If you want your dream to be, build it slow and surely. Small beginnings, greater ends, heartfelt work grows purely.
If you want to live life free, take your time, go slowly. Do few things but do them well, simple joys are holy.
Day by day, stone by stone, build your secret slowly. Day by day, you’ll grow too, you’ll know heaven’s glory.
If you want your dream to be, build it slow and surely. Small beginnings, greater ends, heartfelt work grows purely. If you want to live life free, take your time go slowly.
This song was written by Donovan for the movie, “Brother Sun, Sister Moon” based on the life of St. Francis of Assisi. I can think of no better example of one who was dedicated to the living out the parable of the mustard seed in his own life.
St. Francis knew extreme wealth and extreme poverty. He knew how a dream, a vision, an idea had to begin somewhere small. With proper nourishing and cultivation, that vision could grow into something huge. Moreover, St. Francis really walked by faith. He allowed God to guide his life’s journey.
On this Father’s Day, what are your dreams?
For some of us, our dreams never become reality because we fail to plant the seed. We can’t see how our simple plan could ever work. Perhaps it is because we don’t have faith. We don’t believe that we have what it takes to join a sports team for example. For others of us, we allow others to squash our vision. instead of trusting in ourselves or in God, we let people dictate how we should live our lives. When my father was a young man, he tried out for the Detroit Tigers. But my grandmother said to him, “Why waste your time playing baseball, work in the factory instead.” My dad could have been the next Bill Freehan, but he did what his mom told him and worked at GM for almost 40 years. However, there are some of us who defy gravity, trust our instincts and leap. People like Steve Jobs, Thomas Edison, Madame Marie Curie awesome examples of people who shut out naysayers and took a chance.
We are here to acknowledge that our dreams can become reality. Jesus showed us the way. Moreover, he told us to trust. The mustard seed doesn’t become a large bush overnight. It takes time. It needs nurturing. It needs TLC to grow.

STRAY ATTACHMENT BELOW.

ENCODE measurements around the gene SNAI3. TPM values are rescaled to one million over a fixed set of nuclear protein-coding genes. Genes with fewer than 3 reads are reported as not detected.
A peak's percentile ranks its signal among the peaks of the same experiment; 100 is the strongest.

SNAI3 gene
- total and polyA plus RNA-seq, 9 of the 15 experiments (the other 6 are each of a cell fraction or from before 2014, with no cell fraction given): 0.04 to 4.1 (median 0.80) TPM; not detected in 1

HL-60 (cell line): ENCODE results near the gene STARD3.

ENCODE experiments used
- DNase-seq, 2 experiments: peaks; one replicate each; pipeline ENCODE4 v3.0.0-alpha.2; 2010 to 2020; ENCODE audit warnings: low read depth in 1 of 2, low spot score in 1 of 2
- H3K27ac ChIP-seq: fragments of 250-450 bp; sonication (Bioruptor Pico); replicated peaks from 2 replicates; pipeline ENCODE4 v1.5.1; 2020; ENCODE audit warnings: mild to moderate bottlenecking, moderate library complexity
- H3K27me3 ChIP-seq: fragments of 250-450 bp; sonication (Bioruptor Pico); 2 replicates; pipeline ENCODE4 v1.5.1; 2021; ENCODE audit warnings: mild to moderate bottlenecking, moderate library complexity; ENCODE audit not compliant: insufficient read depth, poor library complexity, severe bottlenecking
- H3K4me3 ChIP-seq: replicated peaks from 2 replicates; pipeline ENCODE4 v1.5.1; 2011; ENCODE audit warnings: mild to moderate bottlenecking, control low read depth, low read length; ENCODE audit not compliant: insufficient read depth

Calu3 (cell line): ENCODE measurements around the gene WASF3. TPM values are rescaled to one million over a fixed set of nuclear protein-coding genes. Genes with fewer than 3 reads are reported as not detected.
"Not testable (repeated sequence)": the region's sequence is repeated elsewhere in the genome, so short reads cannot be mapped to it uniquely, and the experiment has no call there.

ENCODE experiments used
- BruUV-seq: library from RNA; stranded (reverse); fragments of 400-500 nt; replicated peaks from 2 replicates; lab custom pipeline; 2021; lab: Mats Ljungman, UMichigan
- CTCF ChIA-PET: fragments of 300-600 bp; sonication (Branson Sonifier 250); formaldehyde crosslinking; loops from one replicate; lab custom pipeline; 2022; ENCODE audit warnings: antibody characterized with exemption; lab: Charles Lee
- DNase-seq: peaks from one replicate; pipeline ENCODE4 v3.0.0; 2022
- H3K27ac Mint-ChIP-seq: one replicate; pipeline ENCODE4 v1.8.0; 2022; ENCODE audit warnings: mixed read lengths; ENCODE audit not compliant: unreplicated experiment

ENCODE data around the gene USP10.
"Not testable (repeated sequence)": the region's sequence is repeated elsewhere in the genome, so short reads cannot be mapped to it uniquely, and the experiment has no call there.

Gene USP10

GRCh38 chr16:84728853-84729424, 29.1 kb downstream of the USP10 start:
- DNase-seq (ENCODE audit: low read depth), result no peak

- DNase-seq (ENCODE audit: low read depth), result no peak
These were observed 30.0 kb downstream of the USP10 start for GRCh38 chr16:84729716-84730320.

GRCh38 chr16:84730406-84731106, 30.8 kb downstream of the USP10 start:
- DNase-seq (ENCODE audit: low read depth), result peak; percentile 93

The same is true with our dreams and visions. it is also true with people. Each of us has potential. Each of us is a work in progress. We need to first have a vision of what we want to be and then we need to work toward that goal. Instead of becoming frustrated by a seeming lack of progress, we should be gentle with ourselves and allow events to progress at their own pace.
A man may become a parent overnight, but it takes a lifetime to grow into fatherhood. On this day when we honor fathers, let us remember that our dads were and are filled with hopes and dreams for we their children. They wanted what was best for us, even though they may have made mistakes along the way. And if your father was not the man you wanted him to be, pray that one day his eyes will be opened by the light of faith.
If you want your dream to be build it slow and surely, small beginnings greater ends, heartfelt work grows purely. Do few things but do them well, simple joys are holy. Day by day, you’ll grow too, you’ll know heaven’s glory.
REVEREND MONSIGNOR JOHN KASZA was ordained a priest for the Archdiocese of Detroit in 1993. He holds a B.A. in History from Wayne State University, Detroit and an Master of Divinity from Sacred Heart Major Seminary. He earned his doctorate in Sacramental Theology from the Pontifical Athenaeum Sant’Anselmo in Rome in 1999. Msgr. Kasza has served as an assistant professor of sacramental theology, liturgy and homiletics at Sacred Heart Major Seminary and has also taught at the Liturgical Institute at St. Mary of the Lake University in Mundelein, Illinois. He most recently served as Secretary to both Adam Cardinal Maida and Archbishop Allen Vigneron and was Vice Chancellor of the Archdiocese of Detroit. In July of 2009, Msgr. Kasza became the Academic Dean at SS. Cyril and Methodius Seminary in Orchard Lake, Michigan. Monsignor is currently pastor of St. James the Greater parish in Novi, Michigan and has authored several articles. His book, Understanding Sacramental Healing: Anointing and Viaticum, is available through Amazon.